The only trouble was that nothing he did—but nothing—made the slightest dent on the Bumpus way of life. They didn’t even seem to know he was doing anything. The bottle caps and tacks he threw in the driveway never even scratched their feet, horny-hard after generations of shoelessness. The only thing that came of it was that we got two flats in one day on the Olds. His pitiful tobacco juice added as much to the sea that the Bumpuses themselves produced as a raindrop in the ocean. Nothing he could do had any effect. One night, he told my mother he had concluded that the Bumpuses planned the ham raid, the dogs carrying out their orders like guerrilla fighters. He hinted that he had something up his sleeve that he was working out in the basement that would really settle the score once and for all. He was biding his time.

  The Bumpuses, meanwhile, went on with life as usual. There wasn’t much they could do to us that they hadn’t already done without intending to. Grandpa Bumpus jacked up his output of tobacco juice a little, but the rest of them just went about their business—collecting junk and piling it in the yard, tossing potato peels out the window, brewing moonshine, hollering, hitting each other and scratching themselves.

  Then one night, without warning, everything changed forever. I awoke suddenly about three A.M. with a strange feeling that something was wrong. It was. For a couple of minutes, I couldn’t focus my mind; then, gradually, it became clear to me that something was up. I heard my father in the next room. He had apparently awakened about the time I had.

  He said hoarsely to my mother, “Hey, wake up!”

  Then a long period of silence, while he listened in the darkness. We were always having alarums and excursions, but this was really different.

  The bedsprings squeaked and the old man’s feet pattered across the bedroom floor; the usual thump and groan of excruciating pain as he stubbed the foot of the dresser. A rustling silence as he peered through the curtains into the blackness of the night.


  Another pause. I waited, scared and anxious in my bed, my kid brother mewing softly across the room.

  “I’ll be damned!” the old man said aloud in wonder. “You’ll never believe it.”

  “Believe what?” whispered my mother, who had gotten up and joined him.

  “Just take a look out there,” he said with disbelief. “They moved out! They’re gone!”

  I realized why I had awakened. For the first time in many months, the sound of Gene Autry records had ceased; the continuous whine and yelp of the Bumpus hounds had been silenced. Everything was—quiet.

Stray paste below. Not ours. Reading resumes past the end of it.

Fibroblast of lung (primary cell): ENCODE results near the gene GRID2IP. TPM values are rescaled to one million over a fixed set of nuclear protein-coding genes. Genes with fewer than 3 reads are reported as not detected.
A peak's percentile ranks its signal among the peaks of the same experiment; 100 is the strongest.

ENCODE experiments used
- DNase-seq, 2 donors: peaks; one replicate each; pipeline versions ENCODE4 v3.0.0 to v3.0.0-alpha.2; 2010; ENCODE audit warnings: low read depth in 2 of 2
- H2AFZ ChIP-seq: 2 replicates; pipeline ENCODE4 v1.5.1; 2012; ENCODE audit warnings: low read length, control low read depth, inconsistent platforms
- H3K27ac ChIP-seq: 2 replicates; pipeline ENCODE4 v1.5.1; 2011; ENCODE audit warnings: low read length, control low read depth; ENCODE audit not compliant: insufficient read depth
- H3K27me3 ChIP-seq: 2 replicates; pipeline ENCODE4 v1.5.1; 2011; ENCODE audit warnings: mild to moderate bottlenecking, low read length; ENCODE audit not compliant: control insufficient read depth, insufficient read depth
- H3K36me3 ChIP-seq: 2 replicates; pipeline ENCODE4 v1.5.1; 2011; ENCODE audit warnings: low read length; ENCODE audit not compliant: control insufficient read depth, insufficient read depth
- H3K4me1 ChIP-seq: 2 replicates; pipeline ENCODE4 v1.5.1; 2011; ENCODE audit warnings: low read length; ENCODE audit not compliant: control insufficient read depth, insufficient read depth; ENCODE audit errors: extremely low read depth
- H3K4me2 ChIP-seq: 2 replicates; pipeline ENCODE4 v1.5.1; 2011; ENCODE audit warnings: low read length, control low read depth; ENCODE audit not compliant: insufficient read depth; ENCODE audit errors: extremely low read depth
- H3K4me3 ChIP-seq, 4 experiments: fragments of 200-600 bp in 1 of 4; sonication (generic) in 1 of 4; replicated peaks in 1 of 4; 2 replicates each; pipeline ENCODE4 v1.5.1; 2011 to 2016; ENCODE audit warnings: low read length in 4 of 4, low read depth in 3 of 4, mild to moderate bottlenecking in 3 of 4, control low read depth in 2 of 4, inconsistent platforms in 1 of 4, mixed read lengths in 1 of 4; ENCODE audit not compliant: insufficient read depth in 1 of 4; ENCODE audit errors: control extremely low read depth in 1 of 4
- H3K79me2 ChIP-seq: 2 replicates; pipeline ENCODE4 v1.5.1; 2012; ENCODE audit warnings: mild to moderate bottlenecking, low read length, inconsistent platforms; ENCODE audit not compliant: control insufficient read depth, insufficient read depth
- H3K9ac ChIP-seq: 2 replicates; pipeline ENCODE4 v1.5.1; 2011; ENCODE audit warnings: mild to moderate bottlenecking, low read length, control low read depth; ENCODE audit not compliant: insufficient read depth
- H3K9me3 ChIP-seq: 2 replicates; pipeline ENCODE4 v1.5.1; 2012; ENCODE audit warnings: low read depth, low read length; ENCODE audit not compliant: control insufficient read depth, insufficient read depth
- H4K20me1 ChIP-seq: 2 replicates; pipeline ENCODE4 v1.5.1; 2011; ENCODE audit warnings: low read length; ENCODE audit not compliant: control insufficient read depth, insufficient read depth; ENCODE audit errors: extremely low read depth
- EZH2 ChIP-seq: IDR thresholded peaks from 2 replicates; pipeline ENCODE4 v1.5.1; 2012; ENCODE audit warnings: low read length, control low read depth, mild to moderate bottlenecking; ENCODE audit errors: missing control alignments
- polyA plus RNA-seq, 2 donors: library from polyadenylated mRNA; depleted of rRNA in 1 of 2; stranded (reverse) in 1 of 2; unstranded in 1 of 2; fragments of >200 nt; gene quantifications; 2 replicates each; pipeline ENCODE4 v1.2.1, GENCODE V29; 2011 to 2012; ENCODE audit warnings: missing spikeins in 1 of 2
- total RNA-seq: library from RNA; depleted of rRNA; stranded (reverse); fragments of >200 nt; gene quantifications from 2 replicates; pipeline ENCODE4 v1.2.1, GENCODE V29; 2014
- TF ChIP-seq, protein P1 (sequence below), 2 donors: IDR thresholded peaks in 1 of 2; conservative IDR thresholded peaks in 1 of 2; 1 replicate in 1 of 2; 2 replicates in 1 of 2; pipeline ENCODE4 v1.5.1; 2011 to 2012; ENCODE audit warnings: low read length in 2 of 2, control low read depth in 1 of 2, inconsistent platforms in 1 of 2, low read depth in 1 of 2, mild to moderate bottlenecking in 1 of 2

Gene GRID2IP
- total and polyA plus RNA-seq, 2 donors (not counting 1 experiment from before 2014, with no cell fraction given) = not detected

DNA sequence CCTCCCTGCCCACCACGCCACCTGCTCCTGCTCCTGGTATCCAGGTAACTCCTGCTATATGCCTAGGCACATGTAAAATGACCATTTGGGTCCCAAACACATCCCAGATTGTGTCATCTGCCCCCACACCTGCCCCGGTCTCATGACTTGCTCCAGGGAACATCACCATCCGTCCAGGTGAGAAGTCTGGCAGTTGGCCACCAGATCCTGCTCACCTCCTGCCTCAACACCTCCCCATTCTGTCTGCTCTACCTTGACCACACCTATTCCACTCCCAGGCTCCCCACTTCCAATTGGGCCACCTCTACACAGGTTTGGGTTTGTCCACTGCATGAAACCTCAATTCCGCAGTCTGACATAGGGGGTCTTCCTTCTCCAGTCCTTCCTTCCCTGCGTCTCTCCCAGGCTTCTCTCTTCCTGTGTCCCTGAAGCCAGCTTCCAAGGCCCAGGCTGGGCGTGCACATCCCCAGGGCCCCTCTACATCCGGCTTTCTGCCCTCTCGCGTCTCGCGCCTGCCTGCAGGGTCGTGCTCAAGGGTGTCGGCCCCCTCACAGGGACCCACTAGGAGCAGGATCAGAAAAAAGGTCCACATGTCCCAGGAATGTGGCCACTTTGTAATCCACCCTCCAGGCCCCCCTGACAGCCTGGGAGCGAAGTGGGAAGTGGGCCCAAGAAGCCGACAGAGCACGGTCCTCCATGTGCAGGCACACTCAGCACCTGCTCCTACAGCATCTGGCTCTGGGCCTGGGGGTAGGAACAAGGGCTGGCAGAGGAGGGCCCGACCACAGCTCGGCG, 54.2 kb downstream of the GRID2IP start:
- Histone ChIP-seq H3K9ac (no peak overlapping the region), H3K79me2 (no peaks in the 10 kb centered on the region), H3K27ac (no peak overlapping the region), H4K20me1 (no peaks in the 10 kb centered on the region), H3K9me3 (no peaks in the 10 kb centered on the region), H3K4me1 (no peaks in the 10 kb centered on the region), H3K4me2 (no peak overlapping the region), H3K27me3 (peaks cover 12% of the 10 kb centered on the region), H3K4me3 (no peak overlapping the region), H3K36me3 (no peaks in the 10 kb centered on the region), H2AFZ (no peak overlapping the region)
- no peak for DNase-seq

My father sniffed noisily.

  “The smell is gone. Even the smell is gone!”

  It was true. The air in my bedroom was clear of cabbage, dog urine and corn whiskey for the first time in six months.

  The next morning, the truth was there for all to see. The Bumpuses had packed up and moved on, leaving behind a sagging shambles of a house, the back yard rutted and ground to gray dust by the endless clawings and scratchings of the Bumpus dogs and the Bumpus chickens, with great, tangled rat’s nests of rusting junk and weather-beaten barrels, and smelly gallon jugs and empty bean cans that told everything there was to know about the way the Bumpuses lived out their days. They just ran up a big enough rent bill and then moved out in the middle of the night. We never heard another word about them.

  At first, my father seemed to be glad. Then, about a month later, a nice old couple moved in next door and soon had the house and yard looking like an illustration for an insurance company that sold retirement plans to nice old couples. They went to bed every night at 8:30 and had a canary as a pet.

  One night at supper, after a couple of beers, the old man finally said it:

  “You know, they cleaned out just when I was going to hand ’em my crusher. I’ll bet they did it on purpose.” He got kind of moody for a while after that. We never found out what he had planned.


  For many years a cult radio and cabaret personality in New York City, JEAN SHEPHERD was the creator of the popular film A Christmas Story, which is based on this book and has become a holiday tradition on the Turner Network. He was also the author of A Fistful of Fig Newtons and The Ferrari in the Bedroom, as well as In God We Trust, All Others Pay Cash and Wanda Hickey’s Night of Golden Memories, both of which are available in Broadway paperback. Jean Shepherd passed away in 1999.



  Jean Shepherd, A Christmas Story